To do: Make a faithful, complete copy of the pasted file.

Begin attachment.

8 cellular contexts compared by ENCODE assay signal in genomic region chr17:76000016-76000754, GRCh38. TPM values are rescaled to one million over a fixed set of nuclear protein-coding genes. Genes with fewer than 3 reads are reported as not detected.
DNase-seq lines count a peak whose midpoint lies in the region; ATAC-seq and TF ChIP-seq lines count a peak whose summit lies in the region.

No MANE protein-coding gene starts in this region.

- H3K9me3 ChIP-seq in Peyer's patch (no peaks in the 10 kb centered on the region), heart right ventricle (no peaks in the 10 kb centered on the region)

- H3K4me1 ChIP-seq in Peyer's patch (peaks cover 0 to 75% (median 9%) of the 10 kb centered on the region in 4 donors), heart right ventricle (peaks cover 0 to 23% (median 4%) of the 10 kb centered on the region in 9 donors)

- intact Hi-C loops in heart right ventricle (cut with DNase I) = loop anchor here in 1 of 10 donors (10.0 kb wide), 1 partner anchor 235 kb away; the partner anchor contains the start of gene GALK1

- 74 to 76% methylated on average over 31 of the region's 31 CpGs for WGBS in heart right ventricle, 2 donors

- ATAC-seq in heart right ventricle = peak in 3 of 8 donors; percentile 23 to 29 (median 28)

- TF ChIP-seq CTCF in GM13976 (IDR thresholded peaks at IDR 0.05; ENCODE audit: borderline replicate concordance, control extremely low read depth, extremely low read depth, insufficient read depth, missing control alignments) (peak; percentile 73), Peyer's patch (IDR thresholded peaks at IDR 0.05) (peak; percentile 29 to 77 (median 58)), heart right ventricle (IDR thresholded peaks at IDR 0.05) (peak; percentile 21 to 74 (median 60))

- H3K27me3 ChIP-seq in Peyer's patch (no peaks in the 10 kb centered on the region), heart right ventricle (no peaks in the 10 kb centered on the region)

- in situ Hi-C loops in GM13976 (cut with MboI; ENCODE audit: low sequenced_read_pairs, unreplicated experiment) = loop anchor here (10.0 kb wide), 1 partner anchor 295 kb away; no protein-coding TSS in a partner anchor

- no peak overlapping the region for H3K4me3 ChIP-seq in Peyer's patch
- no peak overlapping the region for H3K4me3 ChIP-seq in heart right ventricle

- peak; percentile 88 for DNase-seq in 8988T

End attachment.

8 cellular contexts compared by ENCODE assay signal in genomic region chr17:76000016-76000754, GRCh38. TPM values are rescaled to one million over a fixed set of nuclear protein-coding genes. Genes with fewer than 3 reads are reported as not detected.
DNase-seq lines count a peak whose midpoint lies in the region; ATAC-seq and TF ChIP-seq lines count a peak whose summit lies in the region.

No MANE protein-coding gene starts in this region.

- H3K9me3 ChIP-seq in Peyer's patch (no peaks in the 10 kb centered on the region), heart right ventricle (no peaks in the 10 kb centered on the region)

- H3K4me1 ChIP-seq in Peyer's patch (peaks cover 0 to 75% (median 9%) of the 10 kb centered on the region in 4 donors), heart right ventricle (peaks cover 0 to 23% (median 4%) of the 10 kb centered on the region in 9 donors)

- intact Hi-C loops in heart right ventricle (cut with DNase I) = loop anchor here in 1 of 10 donors (10.0 kb wide), 1 partner anchor 235 kb away; the partner anchor contains the start of gene GALK1

- 74 to 76% methylated on average over 31 of the region's 31 CpGs for WGBS in heart right ventricle, 2 donors

- ATAC-seq in heart right ventricle = peak in 3 of 8 donors; percentile 23 to 29 (median 28)

- TF ChIP-seq CTCF in GM13976 (IDR thresholded peaks at IDR 0.05; ENCODE audit: borderline replicate concordance, control extremely low read depth, extremely low read depth, insufficient read depth, missing control alignments) (peak; percentile 73), Peyer's patch (IDR thresholded peaks at IDR 0.05) (peak; percentile 29 to 77 (median 58)), heart right ventricle (IDR thresholded peaks at IDR 0.05) (peak; percentile 21 to 74 (median 60))

- H3K27me3 ChIP-seq in Peyer's patch (no peaks in the 10 kb centered on the region), heart right ventricle (no peaks in the 10 kb centered on the region)

- in situ Hi-C loops in GM13976 (cut with MboI; ENCODE audit: low sequenced_read_pairs, unreplicated experiment) = loop anchor here (10.0 kb wide), 1 partner anchor 295 kb away; no protein-coding TSS in a partner anchor

- no peak overlapping the region for H3K4me3 ChIP-seq in Peyer's patch
- no peak overlapping the region for H3K4me3 ChIP-seq in heart right ventricle

- peak; percentile 88 for DNase-seq in 8988T